Price = 2.23m  
                };  
      
            }  
      
        }  
      
        class TestProcessProduct  
        {  
            void Test()  
            {  
                ProcessProduct processProduct = new ProcessProduct(new MockDBService());  
                processProduct.DisplayProduct();  
            }  
        }  


In this example, we want to test the ProcessProduct class to display product information without actually connecting to the real database. To achieve this, instead of injecting the DBService class object we are injecting the MockDBService class object. And because of dependency injection, we do not need to do any changes in the ProcessProduct class. Hence, this code is loosely coupled and testable.

 



European ASP.NET Core Hosting :: Remoting in .NET

clock November 24, 2020 08:30 by author Peter

Distributed computing is an integral part of almost every software development. Before .Net Remoting, DCOM was the most used method of developing distributed application on Microsoft platform. Because of object oriented architecture, .NET Remoting replaces DCOM as .Net framework replaces COM.
 
Benefits of Distributed Application Development
 
Fault Tolerance: Fault tolerance means that a system should be resilient when failures within the system occur.
 
Scalability: Scalability is the ability of a system to handle increased load with only an incremental change in performance.
 
Administration: Managing the system from one place.
 
In brief, .NET remoting is an architecture which enables communication between different application domains or processes using different transportation protocols, serialization formats, object lifetime schemes, and modes of object creation. Remote means any object which executes outside the application domain. The two processes can exist on the same computer or on two computers connected by a LAN or the Internet. This is called marshalling (This is the process of passing parameters from one context to another.), and there are two basic ways to marshal an object:
 
Marshal by value: the server creates a copy of the object passes the copy to the client.
 
Marshal by reference: the client creates a proxy for the object and then uses the proxy to access the object.
 
Comparison between .NET Remoting and Web services


Architecture

Remote objects are accessed thro channels. Channels are Transport protocols for passing the messages between Remote objects. A channel is an object that makes communication between a client and a remote object, across app domain boundaries. The .NET Framework implements two default channel classes, as follows:
 
HttpChannel: Implements a channel that uses the HTTP protocol. TcpChannel: Implements a channel that uses the TCP protocol (Transmission Control Protocol). Channel take stream of data and creates package for a transport protocol and sends to other machine. A simple architecture of .NET remoting is as in Fig 1.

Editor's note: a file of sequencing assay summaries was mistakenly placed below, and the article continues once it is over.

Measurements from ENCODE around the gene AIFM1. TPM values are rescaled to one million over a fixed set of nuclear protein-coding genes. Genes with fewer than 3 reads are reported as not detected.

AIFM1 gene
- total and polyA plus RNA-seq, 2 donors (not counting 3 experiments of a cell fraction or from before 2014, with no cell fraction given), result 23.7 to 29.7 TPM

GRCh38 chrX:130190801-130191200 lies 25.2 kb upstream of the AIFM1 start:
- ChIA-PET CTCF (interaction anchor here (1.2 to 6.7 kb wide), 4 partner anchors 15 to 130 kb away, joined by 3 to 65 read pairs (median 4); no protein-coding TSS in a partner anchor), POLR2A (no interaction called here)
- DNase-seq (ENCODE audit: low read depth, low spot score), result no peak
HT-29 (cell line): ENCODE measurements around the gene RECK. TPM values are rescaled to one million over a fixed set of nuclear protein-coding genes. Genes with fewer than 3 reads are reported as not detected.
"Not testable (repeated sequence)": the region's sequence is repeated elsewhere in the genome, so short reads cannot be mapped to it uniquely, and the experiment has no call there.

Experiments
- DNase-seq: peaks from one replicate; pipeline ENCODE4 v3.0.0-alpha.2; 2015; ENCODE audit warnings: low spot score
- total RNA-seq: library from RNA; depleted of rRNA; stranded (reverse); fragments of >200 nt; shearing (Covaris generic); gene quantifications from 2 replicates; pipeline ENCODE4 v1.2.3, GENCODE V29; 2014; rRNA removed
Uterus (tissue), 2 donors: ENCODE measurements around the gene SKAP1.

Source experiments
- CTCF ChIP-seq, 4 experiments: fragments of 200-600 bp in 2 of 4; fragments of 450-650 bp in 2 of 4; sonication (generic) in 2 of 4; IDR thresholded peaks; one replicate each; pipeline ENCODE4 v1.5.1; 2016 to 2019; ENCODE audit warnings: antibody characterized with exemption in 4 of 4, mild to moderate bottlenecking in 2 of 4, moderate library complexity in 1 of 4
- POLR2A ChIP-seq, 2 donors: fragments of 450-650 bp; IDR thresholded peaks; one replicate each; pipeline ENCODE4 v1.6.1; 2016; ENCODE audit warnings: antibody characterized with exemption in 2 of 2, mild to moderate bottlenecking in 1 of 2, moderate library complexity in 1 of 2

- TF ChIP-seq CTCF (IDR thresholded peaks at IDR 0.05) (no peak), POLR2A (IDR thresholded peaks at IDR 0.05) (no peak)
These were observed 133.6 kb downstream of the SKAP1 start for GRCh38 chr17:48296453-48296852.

As Fig.1 shows, Remoting system creates a proxy for the server object and a reference to the proxy will be returned to the client. When client calls a method, Remoting system sends request thro the channel to the server. Then client receives the response sent by the server process thro the proxy.
 
Example
Let us see a simple example which demonstrates .Net Remoting. In This example the Remoting object will send us the maximum of the two integer numbers sent.
Creating Remote Server and the Service classes on Machine 1: Please note for Remoting support your service (Remote object) should be derived from MarshalByRefObject.
    using System;  
    using System.Runtime.Remoting.Channels; //To support and handle Channel and channel sinks  
    using System.Runtime.Remoting;  
    using System.Runtime.Remoting.Channels.Http; //For HTTP channel  
    using System.IO;  
    namespace ServerApp {  
      public class RemotingServer {  
        public RemotingServer() {  
          //  
          // TODO: Add constructor logic here  
          //  
        }  
      }  
      //Service class  
      public class Service: MarshalByRefObject {  
        public void WriteMessage(int num1, int num2) {  
          Console.WriteLine(Math.Max(num1, num2));  
        }  
      }  
      //Server Class  
      public class Server {  
        public static void Main() {  
          HttpChannel channel = new HttpChannel(8001); //Create a new channel  
          ChannelServices.RegisterChannel(channel); //Register channel  
          RemotingConfiguration.RegisterWellKnownServiceType(typeof Service), "Service", WellKnownObjectMode.Singleton);  
        Console.WriteLine("Server ON at port number:8001");  
        Console.WriteLine("Please press enter to stop the server.");  
        Console.ReadLine();  
      }  
    }  
    }


Save the above file as ServerApp.cs. Create an executable by using Visual Studio.Net command prompt by, csc /r:system.runtime.remoting.dll /r:system.dll ServerApp.cs
 
A ServerApp.Exe will be generated in the Class folder.
 
Run the ServerApp.Exe will give below message on the console
 
Server ON at port number:8001
 
Please press enter to stop the server.
 
In order to check whether the HTTP channel is binded to the port, type http://localhost:8001/Service?WSDL in the browser. You should see a XML file describing the Service class.